Here’s an extended example from Friedl’s Mastering Regular Expressions, page 189, that covers many of the features described in this chapter. The problem is to fashion a regexp that will match any and only IP addresses or dotted quads: four numbers separated by three dots, with each number between 0 and 255.
First, we define a subregexp n0-255 that matches 0 through 255:
Note that n0-255 lists prefixes as preferred alternates, which is something we cautioned against in Alternation. However, since we intend to anchor this subregexp explicitly to force an overall match, the order of the alternates does not matter.
The first two alternates simply get all single- and double-digit numbers. Since 0-padding is allowed, we need to match both 1 and 01. We need to be careful when getting 3-digit numbers, since numbers above 255 must be excluded. So we fashion alternates to get 000 through 199, then 200 through 249, and finally 250 through 255.
An IP-address is a string that consists of four n0-255s with three dots separating them.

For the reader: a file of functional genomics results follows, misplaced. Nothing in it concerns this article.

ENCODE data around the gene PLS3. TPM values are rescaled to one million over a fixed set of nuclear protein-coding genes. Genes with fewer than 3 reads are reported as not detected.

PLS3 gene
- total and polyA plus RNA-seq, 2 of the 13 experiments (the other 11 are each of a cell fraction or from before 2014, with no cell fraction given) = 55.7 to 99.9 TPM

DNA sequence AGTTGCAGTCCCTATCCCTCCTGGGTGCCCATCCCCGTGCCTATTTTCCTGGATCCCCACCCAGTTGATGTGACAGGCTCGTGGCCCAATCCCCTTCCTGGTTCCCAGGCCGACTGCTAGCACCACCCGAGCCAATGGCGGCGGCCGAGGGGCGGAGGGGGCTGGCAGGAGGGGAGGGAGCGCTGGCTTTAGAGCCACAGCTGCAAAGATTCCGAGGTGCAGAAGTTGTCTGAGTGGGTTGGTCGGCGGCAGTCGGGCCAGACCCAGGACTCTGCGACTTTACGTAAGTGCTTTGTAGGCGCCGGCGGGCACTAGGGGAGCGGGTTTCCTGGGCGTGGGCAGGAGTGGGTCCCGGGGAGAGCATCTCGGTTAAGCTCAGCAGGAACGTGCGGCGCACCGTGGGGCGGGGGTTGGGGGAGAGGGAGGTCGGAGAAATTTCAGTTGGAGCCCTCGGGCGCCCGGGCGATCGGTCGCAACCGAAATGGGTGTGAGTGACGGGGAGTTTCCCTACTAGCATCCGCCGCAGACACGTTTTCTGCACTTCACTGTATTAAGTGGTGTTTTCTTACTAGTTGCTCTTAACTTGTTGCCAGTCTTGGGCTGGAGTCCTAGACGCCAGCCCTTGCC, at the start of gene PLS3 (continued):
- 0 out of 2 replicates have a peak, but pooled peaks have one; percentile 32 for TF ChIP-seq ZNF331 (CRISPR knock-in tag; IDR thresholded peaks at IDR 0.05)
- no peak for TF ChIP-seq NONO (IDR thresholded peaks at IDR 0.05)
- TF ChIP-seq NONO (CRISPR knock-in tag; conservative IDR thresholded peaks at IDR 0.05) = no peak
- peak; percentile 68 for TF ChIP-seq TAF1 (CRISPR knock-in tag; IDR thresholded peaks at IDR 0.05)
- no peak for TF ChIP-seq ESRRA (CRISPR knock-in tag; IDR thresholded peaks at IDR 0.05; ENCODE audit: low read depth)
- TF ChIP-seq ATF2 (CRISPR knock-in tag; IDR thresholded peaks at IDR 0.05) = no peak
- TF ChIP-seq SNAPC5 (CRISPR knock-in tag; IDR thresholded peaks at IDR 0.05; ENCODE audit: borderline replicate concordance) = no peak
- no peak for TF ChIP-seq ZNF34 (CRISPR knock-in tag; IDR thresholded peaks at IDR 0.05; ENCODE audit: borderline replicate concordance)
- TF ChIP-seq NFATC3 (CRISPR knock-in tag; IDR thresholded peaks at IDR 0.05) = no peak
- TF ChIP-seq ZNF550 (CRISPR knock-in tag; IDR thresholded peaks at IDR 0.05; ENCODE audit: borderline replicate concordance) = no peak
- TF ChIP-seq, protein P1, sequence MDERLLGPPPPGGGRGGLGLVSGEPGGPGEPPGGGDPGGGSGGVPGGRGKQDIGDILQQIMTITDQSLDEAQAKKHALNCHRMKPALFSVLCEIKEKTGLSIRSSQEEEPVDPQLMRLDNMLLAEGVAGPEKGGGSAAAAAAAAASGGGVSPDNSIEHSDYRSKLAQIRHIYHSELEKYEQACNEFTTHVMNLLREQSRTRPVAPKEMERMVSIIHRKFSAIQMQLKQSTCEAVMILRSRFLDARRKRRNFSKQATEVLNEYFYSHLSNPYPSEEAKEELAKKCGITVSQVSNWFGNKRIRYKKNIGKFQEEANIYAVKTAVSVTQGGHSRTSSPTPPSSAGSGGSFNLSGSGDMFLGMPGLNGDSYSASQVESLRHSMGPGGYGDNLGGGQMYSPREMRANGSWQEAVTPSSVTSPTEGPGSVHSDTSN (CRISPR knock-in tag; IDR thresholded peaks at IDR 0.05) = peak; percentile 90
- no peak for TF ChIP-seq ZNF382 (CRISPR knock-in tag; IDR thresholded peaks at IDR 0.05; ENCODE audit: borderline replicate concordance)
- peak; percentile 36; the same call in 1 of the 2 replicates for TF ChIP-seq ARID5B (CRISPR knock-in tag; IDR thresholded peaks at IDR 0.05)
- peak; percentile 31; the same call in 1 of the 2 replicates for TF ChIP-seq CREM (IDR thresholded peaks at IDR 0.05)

Let’s try it out:
|> (regexp-match (pregexp ip-re1) "18.104.22.168")|
|> (regexp-match (pregexp ip-re1) "22.214.171.1245")|
which is fine, except that we also have
|> (regexp-match (pregexp ip-re1) "0.00.000.00")|
All-zero sequences are not valid IP addresses! Lookahead to the rescue. Before starting to match ip-re1, we look ahead to ensure we don’t have all zeros. We could use positive lookahead to ensure there is a digit other than zero.
Or we could use negative lookahead to ensure that what’s ahead isn’t composed of only zeros and dots.
The regexp ip-re will match all and only valid IP addresses.
|> (regexp-match ip-re "126.96.36.199")|
|> (regexp-match ip-re "0.0.0.0")|